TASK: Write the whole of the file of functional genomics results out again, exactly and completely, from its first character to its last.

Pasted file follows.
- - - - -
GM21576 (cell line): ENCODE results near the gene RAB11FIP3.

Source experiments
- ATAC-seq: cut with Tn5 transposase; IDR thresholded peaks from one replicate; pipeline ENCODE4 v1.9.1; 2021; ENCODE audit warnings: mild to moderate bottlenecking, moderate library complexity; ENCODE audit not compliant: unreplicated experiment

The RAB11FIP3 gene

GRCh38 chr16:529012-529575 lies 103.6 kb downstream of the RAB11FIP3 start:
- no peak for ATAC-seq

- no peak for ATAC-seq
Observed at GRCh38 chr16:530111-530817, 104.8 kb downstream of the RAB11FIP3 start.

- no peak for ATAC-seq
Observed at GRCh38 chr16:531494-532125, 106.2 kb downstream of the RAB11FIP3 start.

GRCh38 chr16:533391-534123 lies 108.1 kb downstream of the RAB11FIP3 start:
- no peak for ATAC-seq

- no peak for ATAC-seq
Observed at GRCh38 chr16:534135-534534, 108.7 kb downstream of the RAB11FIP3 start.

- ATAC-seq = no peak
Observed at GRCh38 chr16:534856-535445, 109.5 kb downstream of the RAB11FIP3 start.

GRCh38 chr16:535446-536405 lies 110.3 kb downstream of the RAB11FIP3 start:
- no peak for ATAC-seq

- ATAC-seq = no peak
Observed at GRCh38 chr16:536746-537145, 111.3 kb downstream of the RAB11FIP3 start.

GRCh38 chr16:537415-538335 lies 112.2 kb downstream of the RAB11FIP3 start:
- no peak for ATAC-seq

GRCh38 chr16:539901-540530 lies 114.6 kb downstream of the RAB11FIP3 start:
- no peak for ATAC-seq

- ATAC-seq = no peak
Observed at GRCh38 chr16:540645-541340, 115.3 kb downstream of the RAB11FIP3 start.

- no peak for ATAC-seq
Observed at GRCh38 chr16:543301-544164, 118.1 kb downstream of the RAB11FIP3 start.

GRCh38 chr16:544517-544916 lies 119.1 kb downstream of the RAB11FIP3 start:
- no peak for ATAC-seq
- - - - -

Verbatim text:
GM21576 (cell line): ENCODE results near the gene RAB11FIP3.

Source experiments
- ATAC-seq: cut with Tn5 transposase; IDR thresholded peaks from one replicate; pipeline ENCODE4 v1.9.1; 2021; ENCODE audit warnings: mild to moderate bottlenecking, moderate library complexity; ENCODE audit not compliant: unreplicated experiment

The RAB11FIP3 gene

GRCh38 chr16:529012-529575 lies 103.6 kb downstream of the RAB11FIP3 start:
- no peak for ATAC-seq

- no peak for ATAC-seq
Observed at GRCh38 chr16:530111-530817, 104.8 kb downstream of the RAB11FIP3 start.

- no peak for ATAC-seq
Observed at GRCh38 chr16:531494-532125, 106.2 kb downstream of the RAB11FIP3 start.

GRCh38 chr16:533391-534123 lies 108.1 kb downstream of the RAB11FIP3 start:
- no peak for ATAC-seq

- no peak for ATAC-seq
Observed at GRCh38 chr16:534135-534534, 108.7 kb downstream of the RAB11FIP3 start.

- ATAC-seq = no peak
Observed at GRCh38 chr16:534856-535445, 109.5 kb downstream of the RAB11FIP3 start.

GRCh38 chr16:535446-536405 lies 110.3 kb downstream of the RAB11FIP3 start:
- no peak for ATAC-seq

- ATAC-seq = no peak
Observed at GRCh38 chr16:536746-537145, 111.3 kb downstream of the RAB11FIP3 start.

GRCh38 chr16:537415-538335 lies 112.2 kb downstream of the RAB11FIP3 start:
- no peak for ATAC-seq

GRCh38 chr16:539901-540530 lies 114.6 kb downstream of the RAB11FIP3 start:
- no peak for ATAC-seq

- ATAC-seq = no peak
Observed at GRCh38 chr16:540645-541340, 115.3 kb downstream of the RAB11FIP3 start.

- no peak for ATAC-seq
Observed at GRCh38 chr16:543301-544164, 118.1 kb downstream of the RAB11FIP3 start.

GRCh38 chr16:544517-544916 lies 119.1 kb downstream of the RAB11FIP3 start:
- no peak for ATAC-seq